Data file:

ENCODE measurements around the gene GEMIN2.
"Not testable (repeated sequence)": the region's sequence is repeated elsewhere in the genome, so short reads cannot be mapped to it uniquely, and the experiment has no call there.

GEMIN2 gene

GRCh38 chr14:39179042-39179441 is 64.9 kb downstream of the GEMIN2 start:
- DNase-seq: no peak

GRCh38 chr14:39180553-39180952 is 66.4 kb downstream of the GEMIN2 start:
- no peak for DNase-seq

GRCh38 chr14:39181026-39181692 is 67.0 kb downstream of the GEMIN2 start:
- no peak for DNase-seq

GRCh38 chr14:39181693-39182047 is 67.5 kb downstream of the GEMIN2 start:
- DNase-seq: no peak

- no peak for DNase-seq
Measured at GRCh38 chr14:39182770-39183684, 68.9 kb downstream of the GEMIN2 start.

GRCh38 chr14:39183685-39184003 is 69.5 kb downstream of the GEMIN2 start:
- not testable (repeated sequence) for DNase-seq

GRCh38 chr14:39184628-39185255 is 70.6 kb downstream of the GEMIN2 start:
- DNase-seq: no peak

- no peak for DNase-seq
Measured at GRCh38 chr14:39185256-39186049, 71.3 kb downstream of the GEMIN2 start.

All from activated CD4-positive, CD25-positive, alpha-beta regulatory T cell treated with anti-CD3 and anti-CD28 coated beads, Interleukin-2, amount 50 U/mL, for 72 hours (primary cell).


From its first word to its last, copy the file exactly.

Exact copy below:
ENCODE measurements around the gene GEMIN2.
"Not testable (repeated sequence)": the region's sequence is repeated elsewhere in the genome, so short reads cannot be mapped to it uniquely, and the experiment has no call there.

GEMIN2 gene

GRCh38 chr14:39179042-39179441 is 64.9 kb downstream of the GEMIN2 start:
- DNase-seq: no peak

GRCh38 chr14:39180553-39180952 is 66.4 kb downstream of the GEMIN2 start:
- no peak for DNase-seq

GRCh38 chr14:39181026-39181692 is 67.0 kb downstream of the GEMIN2 start:
- no peak for DNase-seq

GRCh38 chr14:39181693-39182047 is 67.5 kb downstream of the GEMIN2 start:
- DNase-seq: no peak

- no peak for DNase-seq
Measured at GRCh38 chr14:39182770-39183684, 68.9 kb downstream of the GEMIN2 start.

GRCh38 chr14:39183685-39184003 is 69.5 kb downstream of the GEMIN2 start:
- not testable (repeated sequence) for DNase-seq

GRCh38 chr14:39184628-39185255 is 70.6 kb downstream of the GEMIN2 start:
- DNase-seq: no peak

- no peak for DNase-seq
Measured at GRCh38 chr14:39185256-39186049, 71.3 kb downstream of the GEMIN2 start.

All from activated CD4-positive, CD25-positive, alpha-beta regulatory T cell treated with anti-CD3 and anti-CD28 coated beads, Interleukin-2, amount 50 U/mL, for 72 hours (primary cell).